Babylonian & Persian Periods
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586−332 BCE





Cyrus II [559-530]



Fall of Babylon to Cyrus (October 9, Cyrus' accession year).


It would seem that, on October 29, Cyrus appointed his 62 year old general Darius the son of Ahasuerus, of Median descent, governor over the conquered Chaldean kingdom. Darius the Mede, who was made ruler (Daniel 9:1) was known as Gobryas (Herodotus, History 1.191) and Gubaru (Whitcomb 1959:11). 

On November 6, Cyrus' general Ugbaru, who engineered the capture of Babylon, died of a sudden fatal illness (Archer 1985:76). The implication is that God provided special encouragement and protection to Darius, which evidently included the divine removal of a dangerous rival, through the agency of the archangel Gabriel (Daniel 11:1).


Timeframe of Daniel 9. In the first year of governor Darius, Daniel comes to realize that with the fall of the Babylonian empire (Jeremiah 25:11-12) the time had come for God to bring the Jews back to Jerusalem (Jeremiah 29:10) as the 70 years were complete (Daniel 9:2). Deeply moved, Daniel humbles himself and implores God in prayer and fasting to forgive the Jews and to restore Jerusalem (Daniel 9:3-19). In response, Gabriel appears and tells him of seventy weeks and the anointed prince [The Seventy Weeks Prophecy] (Daniel 9:24-27).



Cyrus issues a proclamation for the Jews to rebuild the Temple in Jerusalem (Ezra 1:1-2). All during Cyrus' reign the Samaritans harassed the Jews and hired counselors against them.



Timeframe of Daniel 10-12 (Daniel told of coming events by angel [unidentified but probably Gabriel again]).


Return of Jews under Zerubbabel (probable; 70 years, inclusive, from 1st phase of captivity in 605 BCE).

605/604 BCE - 70 years = 535/534 BCE

Reconstruction of the Temple begun.

Cambyses [530-522]



Rebuilding of the Temple stopped until the second year of Darius I.

The second son of Cyrus II assassinated by his brother Cambyses II, who kept the murder a secret.

Patizithes, Magi custodian of Cambyses’ palace, deposed Cambyses (while he campaigned in Egypt).

Pseudo-Smerdis [522]



Patizithes put forward his brother Guamata, to impersonate Smerdis, and proclaimed him king. After a reign of seven months Darius I slew the pretender in a coup d'état.

Darius I - the Great [522-486]



Darius I, son of Hystaspes of the Achaemenid dynasty, took the throne in a coup d'état. He began his reign in 522 at about age 28 (Archer 1985:76).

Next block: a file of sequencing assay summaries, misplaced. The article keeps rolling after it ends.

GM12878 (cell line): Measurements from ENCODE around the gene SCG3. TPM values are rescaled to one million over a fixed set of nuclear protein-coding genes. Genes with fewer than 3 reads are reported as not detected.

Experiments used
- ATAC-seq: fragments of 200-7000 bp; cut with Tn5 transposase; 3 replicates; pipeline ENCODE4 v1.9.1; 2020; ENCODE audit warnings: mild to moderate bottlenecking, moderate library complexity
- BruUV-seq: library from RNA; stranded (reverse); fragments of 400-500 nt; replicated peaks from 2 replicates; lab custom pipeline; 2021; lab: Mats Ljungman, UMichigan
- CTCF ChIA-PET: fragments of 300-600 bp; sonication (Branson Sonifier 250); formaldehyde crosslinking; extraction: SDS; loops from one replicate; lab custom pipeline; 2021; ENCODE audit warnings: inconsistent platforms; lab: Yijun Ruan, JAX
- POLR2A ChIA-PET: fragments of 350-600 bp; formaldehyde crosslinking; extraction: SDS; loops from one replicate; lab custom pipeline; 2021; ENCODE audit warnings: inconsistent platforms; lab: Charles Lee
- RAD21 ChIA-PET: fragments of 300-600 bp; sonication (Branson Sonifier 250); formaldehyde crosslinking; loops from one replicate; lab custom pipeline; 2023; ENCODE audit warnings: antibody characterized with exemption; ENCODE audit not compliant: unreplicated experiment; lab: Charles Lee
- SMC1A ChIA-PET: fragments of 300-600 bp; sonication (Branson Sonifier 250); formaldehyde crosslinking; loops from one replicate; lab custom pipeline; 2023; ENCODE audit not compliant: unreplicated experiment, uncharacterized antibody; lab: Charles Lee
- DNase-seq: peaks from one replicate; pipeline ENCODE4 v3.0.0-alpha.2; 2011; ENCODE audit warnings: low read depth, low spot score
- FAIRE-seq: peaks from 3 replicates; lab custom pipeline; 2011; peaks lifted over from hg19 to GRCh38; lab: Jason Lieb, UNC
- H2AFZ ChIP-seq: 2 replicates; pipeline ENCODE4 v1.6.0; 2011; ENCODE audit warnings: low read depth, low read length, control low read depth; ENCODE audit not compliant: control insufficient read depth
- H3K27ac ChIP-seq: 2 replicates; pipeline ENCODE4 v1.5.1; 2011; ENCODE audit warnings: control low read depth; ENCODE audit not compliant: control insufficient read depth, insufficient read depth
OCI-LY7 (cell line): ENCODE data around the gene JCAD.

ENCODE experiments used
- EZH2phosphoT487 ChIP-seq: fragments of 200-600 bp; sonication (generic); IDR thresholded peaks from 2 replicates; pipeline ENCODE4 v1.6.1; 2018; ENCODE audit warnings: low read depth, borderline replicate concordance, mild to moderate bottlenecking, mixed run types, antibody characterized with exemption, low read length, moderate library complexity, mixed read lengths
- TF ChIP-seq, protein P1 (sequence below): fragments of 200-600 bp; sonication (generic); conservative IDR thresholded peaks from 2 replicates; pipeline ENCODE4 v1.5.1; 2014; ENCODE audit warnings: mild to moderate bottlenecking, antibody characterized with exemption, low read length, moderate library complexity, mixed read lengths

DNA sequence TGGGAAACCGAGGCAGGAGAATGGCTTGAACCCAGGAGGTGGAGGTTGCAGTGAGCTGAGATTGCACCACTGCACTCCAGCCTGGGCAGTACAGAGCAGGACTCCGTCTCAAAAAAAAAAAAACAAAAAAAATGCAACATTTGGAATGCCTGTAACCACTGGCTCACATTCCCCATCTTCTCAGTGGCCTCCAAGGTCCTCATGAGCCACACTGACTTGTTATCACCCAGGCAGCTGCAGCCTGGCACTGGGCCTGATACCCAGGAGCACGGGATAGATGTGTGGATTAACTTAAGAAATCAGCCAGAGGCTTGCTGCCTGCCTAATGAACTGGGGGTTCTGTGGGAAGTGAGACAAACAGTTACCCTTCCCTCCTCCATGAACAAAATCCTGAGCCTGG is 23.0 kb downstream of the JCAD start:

Haggai and Zechariah prophesy (Ezra 5:1).



Darius issued a decree that the rebuilding of the Temple should resume without interference (Ezra 6:6-12).



On Adar 3 the Jews finished construction of the Temple (Ezra 6:13-15).

Xerxes I - Ahasuerus [486-464]






Battle of Thermopylae. The Battle of Thermopylae (Greek: Θερμοπύλαι) took place over three days during the second Persian invasion of Greece. It took place simultaneously with the naval battle at Artemisium, in August or September 480 BCE, at the pass of Thermopylae ('The Hot Gates'). It was fought between an alliance of Greek city-states, led by Sparta, and the Persian Empire of Xerxes I. The Persian army, which modern estimates have placed at around 300,000, arrived at the pass in late August or early September. Vastly outnumbered, the Greeks held up the Persians for seven days in total (including three of battle), before the rear-guard was annihilated in one of history's most famous last stands. During two full days of battle, the small force led by King Leonidas I of Sparta blocked the only road by which the massive Persian army could pass. After the second day of battle, a local resident named Ephialtes betrayed the Greeks by revealing a small path that led behind the Greek lines. Aware that they were being outflanked, Leonidas dismissed the bulk of the Greek army, and remained to guard the rear with 300 Spartans, 700 Thespians, 400 Thebans and perhaps a few hundred others, the vast majority of whom were killed.



Esther made queen.


Jews delivered from death.

Artaxerxes I [465-423]



Artabanus, a courtier, murdered Xerxes in December 465


458 (457)

Ezra left Babylon for Jerusalem on Nisan 1 [the 1st month]. Ezra arrived in Jerusalem on Ab 1 [the 5th month] (Ezra 7:1-9).


458 (457)

Artaxerxes sent Ezra and his party to Jerusalem to beautify the Temple and make offerings (Ezra 7:11-26). The group included some of the people of Israel, some of the priests, Levites, singers, gatekeepers, and temple servants (Ezra 7:6-7).


445 (444)

Nehemiah troubled as the wall of Jerusalem remained in ruin the gates destroyed.

Nehemiah asks Artaxerxes I to send him to Jerusalem to rebuild the city (Nehemiah 2:1-5).

Nehemiah arrived in Jerusalem (Nehemiah 1:1; 2:1; 5:14).

Ezra, with Nehemiah present, read the Law in a public ceremony (Nehemiah 8:9).


433 (432)

End of Nehemiah's first term as governor. After a 12-year stay Nehemiah left Jerusalem and returned to the capital a Shushan (Nehemiah 5:14; 13:6).

Nehemiah returned for a second stay before Artaxerxes' reign ended in 424 BCE (Nehemiah 13:6-7).

Xerxes II and Secydianus or Sogdianus [424-423]

Darius II [423-405/4]

Artaxerxes II [405/4-359/8]

Artaxerxes III [359/8-388/7]

Darius III [336/5-331]



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